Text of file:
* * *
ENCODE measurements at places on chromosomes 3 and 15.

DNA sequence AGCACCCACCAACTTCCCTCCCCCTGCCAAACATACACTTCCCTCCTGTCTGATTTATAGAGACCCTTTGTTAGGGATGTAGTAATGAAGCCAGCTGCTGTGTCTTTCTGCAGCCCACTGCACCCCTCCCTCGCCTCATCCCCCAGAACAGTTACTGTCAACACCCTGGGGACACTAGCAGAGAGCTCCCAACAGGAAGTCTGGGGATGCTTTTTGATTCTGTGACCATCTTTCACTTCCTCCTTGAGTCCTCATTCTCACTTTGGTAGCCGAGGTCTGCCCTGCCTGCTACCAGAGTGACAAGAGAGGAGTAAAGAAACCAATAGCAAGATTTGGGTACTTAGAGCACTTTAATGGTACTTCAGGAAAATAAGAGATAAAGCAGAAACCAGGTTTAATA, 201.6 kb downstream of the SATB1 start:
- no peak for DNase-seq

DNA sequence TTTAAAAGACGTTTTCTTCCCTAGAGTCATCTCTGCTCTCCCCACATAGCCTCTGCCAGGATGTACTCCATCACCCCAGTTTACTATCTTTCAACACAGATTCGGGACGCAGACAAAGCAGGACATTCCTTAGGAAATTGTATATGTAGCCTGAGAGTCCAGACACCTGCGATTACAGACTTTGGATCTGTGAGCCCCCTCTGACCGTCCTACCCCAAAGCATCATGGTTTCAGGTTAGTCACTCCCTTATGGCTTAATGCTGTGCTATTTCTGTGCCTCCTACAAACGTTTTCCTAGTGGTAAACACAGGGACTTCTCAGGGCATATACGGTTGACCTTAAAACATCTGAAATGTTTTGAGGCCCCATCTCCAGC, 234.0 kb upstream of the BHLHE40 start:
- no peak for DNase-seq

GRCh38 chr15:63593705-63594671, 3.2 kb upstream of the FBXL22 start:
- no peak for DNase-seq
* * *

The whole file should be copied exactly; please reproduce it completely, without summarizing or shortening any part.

ENCODE measurements at places on chromosomes 3 and 15.

DNA sequence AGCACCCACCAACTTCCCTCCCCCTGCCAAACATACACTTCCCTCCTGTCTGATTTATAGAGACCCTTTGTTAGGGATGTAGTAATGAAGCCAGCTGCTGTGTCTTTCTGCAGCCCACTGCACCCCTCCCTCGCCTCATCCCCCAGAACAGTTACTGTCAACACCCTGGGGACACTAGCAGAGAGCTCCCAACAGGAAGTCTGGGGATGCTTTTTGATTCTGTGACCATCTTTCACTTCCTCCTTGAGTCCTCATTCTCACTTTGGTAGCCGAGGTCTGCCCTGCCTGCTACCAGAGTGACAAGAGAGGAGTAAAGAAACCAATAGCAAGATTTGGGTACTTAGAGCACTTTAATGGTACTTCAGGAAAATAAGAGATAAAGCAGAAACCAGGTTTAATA, 201.6 kb downstream of the SATB1 start:
- no peak for DNase-seq

DNA sequence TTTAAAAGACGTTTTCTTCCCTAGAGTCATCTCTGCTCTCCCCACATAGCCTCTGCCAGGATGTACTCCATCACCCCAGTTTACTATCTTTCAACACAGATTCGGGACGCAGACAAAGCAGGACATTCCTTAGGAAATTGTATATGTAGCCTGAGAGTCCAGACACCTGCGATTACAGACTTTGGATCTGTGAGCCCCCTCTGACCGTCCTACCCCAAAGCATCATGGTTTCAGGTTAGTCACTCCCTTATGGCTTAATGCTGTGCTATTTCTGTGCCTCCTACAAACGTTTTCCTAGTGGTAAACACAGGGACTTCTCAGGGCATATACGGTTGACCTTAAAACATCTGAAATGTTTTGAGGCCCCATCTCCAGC, 234.0 kb upstream of the BHLHE40 start:
- no peak for DNase-seq

GRCh38 chr15:63593705-63594671, 3.2 kb upstream of the FBXL22 start:
- no peak for DNase-seq